April 13th, 2011
In a UCLA Law Review article titled “Commentary on the Need for a Research Culture in the Forensic Sciences ” (58 UCLA L. Rev. 789 (2011)), Judge Nancy Gertner discusses the need for attorneys to familiarize themselves with the forensic sciences. In the wake of the National Academy of Sciences Report, which calls for drastic changes in the scientific community regarding forensic science standards, Judge Gertner advocates for change within the legal community as well. She believes that defense counsel’s lack of forensic knowledge could be grounds for a successful ineffective assistance of counsel claim. Judge Gertner cites US v. Pena (586 F.3d 105 (2008)) to illustrate a defense attorney’s failure to follow through with a Daubert hearing after it had been granted by the court. Defense counsel should know how the science works so they can actively challenge it at trial.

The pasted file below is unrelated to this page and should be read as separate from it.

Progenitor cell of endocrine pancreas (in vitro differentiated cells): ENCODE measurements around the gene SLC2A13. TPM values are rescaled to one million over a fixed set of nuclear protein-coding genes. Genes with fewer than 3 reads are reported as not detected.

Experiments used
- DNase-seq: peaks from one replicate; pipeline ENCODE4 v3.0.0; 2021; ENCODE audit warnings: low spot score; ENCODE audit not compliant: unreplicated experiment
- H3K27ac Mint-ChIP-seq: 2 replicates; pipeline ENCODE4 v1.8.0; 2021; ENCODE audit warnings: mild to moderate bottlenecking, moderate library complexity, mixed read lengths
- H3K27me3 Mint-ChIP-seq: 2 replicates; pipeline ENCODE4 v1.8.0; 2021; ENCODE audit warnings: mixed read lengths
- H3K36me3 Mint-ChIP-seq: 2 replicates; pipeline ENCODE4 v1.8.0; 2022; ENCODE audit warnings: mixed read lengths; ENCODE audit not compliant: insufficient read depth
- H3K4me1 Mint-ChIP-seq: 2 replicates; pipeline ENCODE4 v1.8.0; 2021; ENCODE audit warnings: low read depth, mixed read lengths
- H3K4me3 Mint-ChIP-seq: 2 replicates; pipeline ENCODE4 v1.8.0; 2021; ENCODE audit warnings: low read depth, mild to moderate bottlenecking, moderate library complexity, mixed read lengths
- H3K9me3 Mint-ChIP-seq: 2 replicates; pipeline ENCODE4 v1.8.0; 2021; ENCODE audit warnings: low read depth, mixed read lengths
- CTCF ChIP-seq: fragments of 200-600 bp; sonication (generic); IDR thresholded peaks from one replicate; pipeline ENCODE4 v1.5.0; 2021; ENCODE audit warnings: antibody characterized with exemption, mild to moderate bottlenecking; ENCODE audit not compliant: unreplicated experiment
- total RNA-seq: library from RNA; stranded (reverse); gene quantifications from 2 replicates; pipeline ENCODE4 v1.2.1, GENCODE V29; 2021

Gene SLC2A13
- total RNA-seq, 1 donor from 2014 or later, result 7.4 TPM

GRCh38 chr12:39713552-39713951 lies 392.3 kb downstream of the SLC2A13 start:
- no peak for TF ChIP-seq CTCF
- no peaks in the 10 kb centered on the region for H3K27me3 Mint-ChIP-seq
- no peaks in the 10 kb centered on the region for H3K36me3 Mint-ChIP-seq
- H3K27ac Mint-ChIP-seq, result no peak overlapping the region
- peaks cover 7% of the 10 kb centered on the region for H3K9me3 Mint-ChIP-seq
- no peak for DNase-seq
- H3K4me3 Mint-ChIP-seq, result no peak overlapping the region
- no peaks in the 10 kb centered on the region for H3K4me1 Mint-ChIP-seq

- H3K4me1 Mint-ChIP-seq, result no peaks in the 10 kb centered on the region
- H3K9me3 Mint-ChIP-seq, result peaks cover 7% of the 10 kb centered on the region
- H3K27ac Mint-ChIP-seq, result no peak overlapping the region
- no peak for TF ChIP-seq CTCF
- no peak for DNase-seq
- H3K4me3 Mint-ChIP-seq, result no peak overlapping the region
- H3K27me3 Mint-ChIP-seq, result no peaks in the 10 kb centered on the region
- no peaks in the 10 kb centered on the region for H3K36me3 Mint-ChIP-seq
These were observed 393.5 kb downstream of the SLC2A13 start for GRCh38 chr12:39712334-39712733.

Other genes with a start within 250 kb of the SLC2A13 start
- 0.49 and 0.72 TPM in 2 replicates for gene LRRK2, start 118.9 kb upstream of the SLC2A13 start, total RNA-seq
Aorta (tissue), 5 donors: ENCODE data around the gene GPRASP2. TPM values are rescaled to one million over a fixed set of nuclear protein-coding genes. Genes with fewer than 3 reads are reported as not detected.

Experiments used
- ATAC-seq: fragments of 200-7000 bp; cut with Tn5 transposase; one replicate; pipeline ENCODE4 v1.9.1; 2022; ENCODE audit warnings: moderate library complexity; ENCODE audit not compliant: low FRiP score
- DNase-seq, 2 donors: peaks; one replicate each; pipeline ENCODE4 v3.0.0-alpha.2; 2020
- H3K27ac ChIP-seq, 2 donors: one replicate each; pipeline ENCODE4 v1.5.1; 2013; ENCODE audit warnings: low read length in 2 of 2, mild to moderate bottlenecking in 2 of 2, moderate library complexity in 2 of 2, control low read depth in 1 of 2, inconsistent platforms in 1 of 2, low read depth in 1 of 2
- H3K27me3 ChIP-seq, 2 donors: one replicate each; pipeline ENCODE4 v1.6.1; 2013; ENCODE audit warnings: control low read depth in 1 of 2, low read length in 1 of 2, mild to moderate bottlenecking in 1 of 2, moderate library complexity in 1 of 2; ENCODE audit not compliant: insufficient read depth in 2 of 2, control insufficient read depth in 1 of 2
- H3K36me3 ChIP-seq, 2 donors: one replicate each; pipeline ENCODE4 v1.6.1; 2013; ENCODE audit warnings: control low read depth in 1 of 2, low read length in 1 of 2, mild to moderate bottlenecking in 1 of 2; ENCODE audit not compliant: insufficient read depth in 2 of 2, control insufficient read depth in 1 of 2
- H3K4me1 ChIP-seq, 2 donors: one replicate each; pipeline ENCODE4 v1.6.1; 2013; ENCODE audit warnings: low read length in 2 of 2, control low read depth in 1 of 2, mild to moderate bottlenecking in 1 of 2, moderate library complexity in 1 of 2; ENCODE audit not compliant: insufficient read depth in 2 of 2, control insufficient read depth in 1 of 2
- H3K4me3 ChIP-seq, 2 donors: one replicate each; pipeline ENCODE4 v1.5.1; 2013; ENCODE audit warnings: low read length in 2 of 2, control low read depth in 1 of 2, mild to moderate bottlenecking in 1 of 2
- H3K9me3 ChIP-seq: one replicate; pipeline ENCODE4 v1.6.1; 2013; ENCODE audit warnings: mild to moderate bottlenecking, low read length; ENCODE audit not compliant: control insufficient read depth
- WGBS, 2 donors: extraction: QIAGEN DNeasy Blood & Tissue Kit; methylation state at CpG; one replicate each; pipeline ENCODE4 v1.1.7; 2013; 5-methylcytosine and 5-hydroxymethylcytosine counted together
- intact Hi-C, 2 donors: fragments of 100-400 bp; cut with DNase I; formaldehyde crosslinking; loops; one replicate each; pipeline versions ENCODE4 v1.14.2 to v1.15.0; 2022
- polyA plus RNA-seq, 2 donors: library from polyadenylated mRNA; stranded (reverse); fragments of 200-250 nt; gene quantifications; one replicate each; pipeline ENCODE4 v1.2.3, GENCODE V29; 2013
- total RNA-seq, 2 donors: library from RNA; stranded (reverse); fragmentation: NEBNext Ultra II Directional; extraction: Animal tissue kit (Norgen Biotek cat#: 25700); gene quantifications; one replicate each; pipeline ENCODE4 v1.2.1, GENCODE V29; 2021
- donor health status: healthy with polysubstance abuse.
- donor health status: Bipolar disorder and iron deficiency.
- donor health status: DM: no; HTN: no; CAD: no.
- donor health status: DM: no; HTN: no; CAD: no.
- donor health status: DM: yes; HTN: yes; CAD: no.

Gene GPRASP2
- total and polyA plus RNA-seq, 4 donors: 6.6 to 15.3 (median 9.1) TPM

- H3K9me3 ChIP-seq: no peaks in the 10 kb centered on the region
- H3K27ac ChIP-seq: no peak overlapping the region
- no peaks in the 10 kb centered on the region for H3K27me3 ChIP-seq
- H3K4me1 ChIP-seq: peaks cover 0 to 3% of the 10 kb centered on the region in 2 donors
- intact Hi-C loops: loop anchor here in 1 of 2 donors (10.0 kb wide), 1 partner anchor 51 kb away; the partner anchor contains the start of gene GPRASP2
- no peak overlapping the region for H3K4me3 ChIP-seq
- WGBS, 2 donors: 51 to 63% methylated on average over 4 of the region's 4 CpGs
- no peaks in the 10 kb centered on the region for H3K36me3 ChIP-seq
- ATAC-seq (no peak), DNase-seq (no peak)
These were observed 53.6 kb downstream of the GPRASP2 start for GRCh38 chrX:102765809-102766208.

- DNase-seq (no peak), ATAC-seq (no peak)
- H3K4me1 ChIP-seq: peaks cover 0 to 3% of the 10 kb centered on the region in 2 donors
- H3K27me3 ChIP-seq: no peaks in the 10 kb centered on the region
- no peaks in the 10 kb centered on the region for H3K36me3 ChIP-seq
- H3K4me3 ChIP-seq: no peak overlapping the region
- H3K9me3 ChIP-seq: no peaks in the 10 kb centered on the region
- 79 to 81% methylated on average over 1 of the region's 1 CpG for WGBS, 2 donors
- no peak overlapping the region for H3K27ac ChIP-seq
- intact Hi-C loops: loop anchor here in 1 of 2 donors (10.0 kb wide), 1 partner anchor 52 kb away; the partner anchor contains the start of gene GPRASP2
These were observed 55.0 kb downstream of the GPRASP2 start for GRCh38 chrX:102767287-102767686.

She writes, “Counsel have to learn that advocacy in cases involving forensic evidence requires familiarity with the kind of issues the NAS Report raised. And further, courts need to make it clear that such familiarity may be one of the benchmarks in evaluating when assistance of counsel is constitutionally ineffective.”
Although not mentioned in the article, this issue arose last year in Judge Gertner’s own courtroom in the case of James Hebshie. Hebshie was convicted of arson based largely on unvalidated forensic science. His attorneys failed to request a Daubert hearing regarding any of the arson testimony, despite the fact that Judge Gertner repeatedly asked them if they would like to do so. Judge Gertner granted Hebshie a new trial, citing his counsel as being constitutionally deficient for failing to challenge the arson science.